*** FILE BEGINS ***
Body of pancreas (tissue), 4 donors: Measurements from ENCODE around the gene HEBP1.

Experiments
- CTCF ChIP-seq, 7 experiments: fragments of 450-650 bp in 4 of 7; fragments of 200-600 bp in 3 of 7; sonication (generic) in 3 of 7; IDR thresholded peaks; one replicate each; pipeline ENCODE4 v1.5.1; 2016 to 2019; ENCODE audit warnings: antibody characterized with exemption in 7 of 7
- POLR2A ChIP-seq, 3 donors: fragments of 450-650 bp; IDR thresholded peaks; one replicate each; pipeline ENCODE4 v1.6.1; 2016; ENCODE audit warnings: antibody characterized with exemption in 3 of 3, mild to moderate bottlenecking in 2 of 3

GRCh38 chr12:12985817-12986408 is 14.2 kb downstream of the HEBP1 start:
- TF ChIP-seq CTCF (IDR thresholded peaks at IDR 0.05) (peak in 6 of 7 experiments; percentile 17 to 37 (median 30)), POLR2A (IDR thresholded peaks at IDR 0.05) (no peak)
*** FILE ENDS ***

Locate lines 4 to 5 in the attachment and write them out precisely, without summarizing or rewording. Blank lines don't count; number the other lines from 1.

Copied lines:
- POLR2A ChIP-seq, 3 donors: fragments of 450-650 bp; IDR thresholded peaks; one replicate each; pipeline ENCODE4 v1.6.1; 2016; ENCODE audit warnings: antibody characterized with exemption in 3 of 3, mild to moderate bottlenecking in 2 of 3

GRCh38 chr12:12985817-12986408 is 14.2 kb downstream of the HEBP1 start: